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2014-02-28_Iguazu
  • No KMZ (Google Earth) for this traveldiary.
María Magdalena de Delicia
Shall the light sparkle by half past 6am and before 8am the rural environment of Misiones province became visible, featuring the typical red sand of the region.
d03_01 (2014-03-02 07:42:18) -- show location on Google Maps
d03_02 (2014-03-02 08:06:03) -- show location on Google Maps
Exactly over the Río Uruguay. You can already sense the proximity of the jungle.
d03_03 (2014-03-02 08:15:16) -- show location on Google Maps
08:15 breakfast is served. What's totally the same like the afternoon snack (la merienda, learn Argentine words) ... alright-alright but after the sugar explosion I had my individually brought ham-cheese sandwich.
d03_04 (2014-03-02 08:23:45) -- show location on Google Maps
Puerto Iguazú
By 8:45am we arrived successfully to Puerto Iguazú, by 9:30am the accommodation was fixed. Check-in only and only from 2pm, but fortunately there's a room to leave the backpack.

Although Puerto Iguazú isn't as big as for instance Mendoza - thus no need to be close to the bus terminal - yet if yourself too will choose the Marco Polo Inn Iguazú hostel, it means on one side of the street is the hostel, other the bus terminal. Dale.
d03_05 (2014-03-02 08:45:26) -- show location on Google Maps
Hello Iguazú Falls, here I am!
The return ticket cost 70 pesos on the bus terminal, 65 pesos the entrance to the park - additionally I myself as well bought the very recommended Aventura Aquatica aka Aquatic Adventure extra experience package for 220 pesos.

Oh. There's something else here. Anyone noticed the Nac: AR - Buenos Aires row, right? Then I'll explain it briefly. It means Nacionalidad: Argentina - Buenos Aires what exactly means with my TEMPORARY RESIDENCY PERMIT I got a ticket like the locals. Not as it supposed but must be.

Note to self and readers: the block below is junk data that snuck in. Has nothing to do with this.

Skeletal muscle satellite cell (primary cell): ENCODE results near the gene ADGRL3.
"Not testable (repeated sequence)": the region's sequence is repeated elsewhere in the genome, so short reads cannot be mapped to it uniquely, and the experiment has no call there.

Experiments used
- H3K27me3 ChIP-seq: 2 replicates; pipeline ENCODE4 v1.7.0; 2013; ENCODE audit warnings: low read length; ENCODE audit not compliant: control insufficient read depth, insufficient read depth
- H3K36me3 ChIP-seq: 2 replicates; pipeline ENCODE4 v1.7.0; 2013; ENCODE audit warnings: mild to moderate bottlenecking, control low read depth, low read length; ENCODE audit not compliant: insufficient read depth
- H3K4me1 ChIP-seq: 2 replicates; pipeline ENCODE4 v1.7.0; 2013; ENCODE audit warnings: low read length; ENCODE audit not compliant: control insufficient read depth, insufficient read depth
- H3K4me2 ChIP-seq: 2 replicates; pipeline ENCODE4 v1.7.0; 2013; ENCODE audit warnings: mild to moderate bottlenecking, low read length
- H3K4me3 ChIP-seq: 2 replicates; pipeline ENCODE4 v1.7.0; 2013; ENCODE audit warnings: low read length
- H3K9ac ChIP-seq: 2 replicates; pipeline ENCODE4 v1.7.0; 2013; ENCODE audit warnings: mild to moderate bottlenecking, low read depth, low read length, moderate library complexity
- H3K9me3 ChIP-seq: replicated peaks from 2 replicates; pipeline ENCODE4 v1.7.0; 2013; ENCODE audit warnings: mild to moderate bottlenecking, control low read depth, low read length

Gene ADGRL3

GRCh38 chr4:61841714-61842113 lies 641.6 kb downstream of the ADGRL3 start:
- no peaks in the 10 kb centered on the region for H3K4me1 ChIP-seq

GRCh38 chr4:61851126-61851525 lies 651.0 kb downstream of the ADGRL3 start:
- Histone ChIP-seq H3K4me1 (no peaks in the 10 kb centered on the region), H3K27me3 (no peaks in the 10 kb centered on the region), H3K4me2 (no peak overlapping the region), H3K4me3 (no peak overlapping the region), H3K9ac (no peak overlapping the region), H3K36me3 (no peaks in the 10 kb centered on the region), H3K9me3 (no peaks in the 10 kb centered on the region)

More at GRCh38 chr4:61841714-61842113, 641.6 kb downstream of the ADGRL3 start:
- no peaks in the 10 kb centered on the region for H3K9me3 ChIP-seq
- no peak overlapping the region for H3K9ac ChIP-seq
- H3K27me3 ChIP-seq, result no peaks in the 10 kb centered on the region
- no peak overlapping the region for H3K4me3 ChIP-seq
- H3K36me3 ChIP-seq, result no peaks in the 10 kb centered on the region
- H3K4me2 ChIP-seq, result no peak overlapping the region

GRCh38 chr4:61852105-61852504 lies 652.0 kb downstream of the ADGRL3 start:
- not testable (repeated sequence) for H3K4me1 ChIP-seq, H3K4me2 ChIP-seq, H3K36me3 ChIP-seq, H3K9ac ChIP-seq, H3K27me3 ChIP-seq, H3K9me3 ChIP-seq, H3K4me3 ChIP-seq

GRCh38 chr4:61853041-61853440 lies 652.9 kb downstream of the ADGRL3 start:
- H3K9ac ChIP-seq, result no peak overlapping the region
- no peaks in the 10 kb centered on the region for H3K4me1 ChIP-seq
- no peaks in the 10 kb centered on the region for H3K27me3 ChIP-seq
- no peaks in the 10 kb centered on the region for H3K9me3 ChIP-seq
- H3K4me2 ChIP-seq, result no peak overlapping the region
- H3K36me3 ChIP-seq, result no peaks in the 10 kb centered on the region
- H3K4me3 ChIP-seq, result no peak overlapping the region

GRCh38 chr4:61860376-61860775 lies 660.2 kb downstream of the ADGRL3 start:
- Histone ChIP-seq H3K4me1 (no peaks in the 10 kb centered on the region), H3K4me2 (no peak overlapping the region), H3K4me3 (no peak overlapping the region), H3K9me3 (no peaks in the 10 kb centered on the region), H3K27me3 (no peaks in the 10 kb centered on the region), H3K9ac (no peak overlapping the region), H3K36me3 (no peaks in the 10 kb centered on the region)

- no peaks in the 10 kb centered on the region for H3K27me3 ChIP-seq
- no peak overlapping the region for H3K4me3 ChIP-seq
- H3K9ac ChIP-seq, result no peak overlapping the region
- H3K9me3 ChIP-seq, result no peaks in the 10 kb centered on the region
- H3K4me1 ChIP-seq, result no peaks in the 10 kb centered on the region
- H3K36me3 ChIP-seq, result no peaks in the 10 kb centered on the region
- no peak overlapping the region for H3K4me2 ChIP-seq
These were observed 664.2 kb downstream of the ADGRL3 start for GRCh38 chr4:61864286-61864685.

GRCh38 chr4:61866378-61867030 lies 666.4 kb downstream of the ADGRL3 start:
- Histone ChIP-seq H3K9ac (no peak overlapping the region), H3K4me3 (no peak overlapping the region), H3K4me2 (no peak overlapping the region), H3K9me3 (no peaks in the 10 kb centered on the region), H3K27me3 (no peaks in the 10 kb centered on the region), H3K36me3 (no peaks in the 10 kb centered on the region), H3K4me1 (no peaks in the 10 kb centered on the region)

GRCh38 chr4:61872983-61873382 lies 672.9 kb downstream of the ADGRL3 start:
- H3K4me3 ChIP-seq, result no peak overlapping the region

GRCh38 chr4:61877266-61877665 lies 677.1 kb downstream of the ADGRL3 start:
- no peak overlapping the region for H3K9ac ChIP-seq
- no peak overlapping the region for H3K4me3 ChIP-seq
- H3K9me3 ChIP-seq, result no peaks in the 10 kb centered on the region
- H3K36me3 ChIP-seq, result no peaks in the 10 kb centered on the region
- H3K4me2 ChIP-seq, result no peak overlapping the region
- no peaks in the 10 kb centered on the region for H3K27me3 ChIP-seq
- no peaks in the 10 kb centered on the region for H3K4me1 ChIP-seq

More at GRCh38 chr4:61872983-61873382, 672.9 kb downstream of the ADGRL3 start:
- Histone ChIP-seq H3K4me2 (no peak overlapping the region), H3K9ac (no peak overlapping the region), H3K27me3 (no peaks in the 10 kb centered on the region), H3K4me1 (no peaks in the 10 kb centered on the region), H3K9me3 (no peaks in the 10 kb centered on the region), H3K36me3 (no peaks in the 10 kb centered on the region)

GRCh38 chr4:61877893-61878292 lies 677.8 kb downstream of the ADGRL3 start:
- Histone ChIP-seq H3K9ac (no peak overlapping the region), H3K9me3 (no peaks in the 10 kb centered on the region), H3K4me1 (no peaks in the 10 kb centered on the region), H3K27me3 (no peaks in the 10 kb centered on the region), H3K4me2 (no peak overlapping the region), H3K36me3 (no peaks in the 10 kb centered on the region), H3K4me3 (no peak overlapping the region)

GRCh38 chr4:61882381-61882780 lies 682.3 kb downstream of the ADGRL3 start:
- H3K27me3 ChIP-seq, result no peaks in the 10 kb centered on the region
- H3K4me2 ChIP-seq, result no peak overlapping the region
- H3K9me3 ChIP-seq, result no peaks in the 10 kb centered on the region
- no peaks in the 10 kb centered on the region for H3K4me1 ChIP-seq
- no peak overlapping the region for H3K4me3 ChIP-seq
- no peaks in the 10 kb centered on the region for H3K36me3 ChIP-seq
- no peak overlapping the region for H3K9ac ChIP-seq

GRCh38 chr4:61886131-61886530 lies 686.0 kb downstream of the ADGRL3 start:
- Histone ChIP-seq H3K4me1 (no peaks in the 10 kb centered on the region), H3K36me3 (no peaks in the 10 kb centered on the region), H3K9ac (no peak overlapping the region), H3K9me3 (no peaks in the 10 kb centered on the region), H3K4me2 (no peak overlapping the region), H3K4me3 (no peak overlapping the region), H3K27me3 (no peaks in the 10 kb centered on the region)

Not colubrine profiteer factual facts.
d03_06 (2014-03-02 10:22:08) -- show location on Google Maps
You're welcome. You can visit the park when the Moon is full, FYI.
d03_07 (2014-03-02 10:23:34) -- show location on Google Maps
Quick getting through at the entrance and strolled to the train. The Wikipedia site of the Iguazú National Park can be clicked here, its official page here, and since 1984 the park is the 303. member of the UNESCO World Heritage, the relevant page is here.

The history of the region and the park
The first inhabitants of the region were the members of the Neolithic Eldoradense culture, who lived here around 10,000 years ago.
Not to be mistaken with the mythical, more to the north El Dorado. In this context this represents the Eldorado department and their people in the Misiones province in northeastern Argentina.
They spent their days in a hunter-gatherer society, further to mention their pottery skills: they made various pots, vases and plates from clay. You can read more about the Neolithic and later history of the region starting from this page in Spanish.

In 1,000 CE the Guaraní flooded the area and drove away these ethnicities who already lived there; groups which spoke the language, for example the Káingang people (meaning: men of the forest). The name of the waterfall and the region originates to the Guaraní language: y ûasú which means large water.

Yin and yang, black and white, vanilla- and chocolate pudding, the history always repeats itself only changes its instruments, thus in the 16. century now the Guaraní were driven away by the Portuguese and Spanish colonists.

This time we're writing 1542, when Álvar Núñez Cabeza de Vaca, a Spanish explorer with his nice long name arrived from the Paraguayan Asunción. His name is remembered because he had the honour as the first recognized European person to spot the natural beauty of the Iguazú Falls. Nonetheless Álvar was a bit too officious, because he quickly baptised the waterfall as Saltos de Santa María (Holy Mary's Waterfalls), but later to respect the Guaraní legacy, the original name was restored.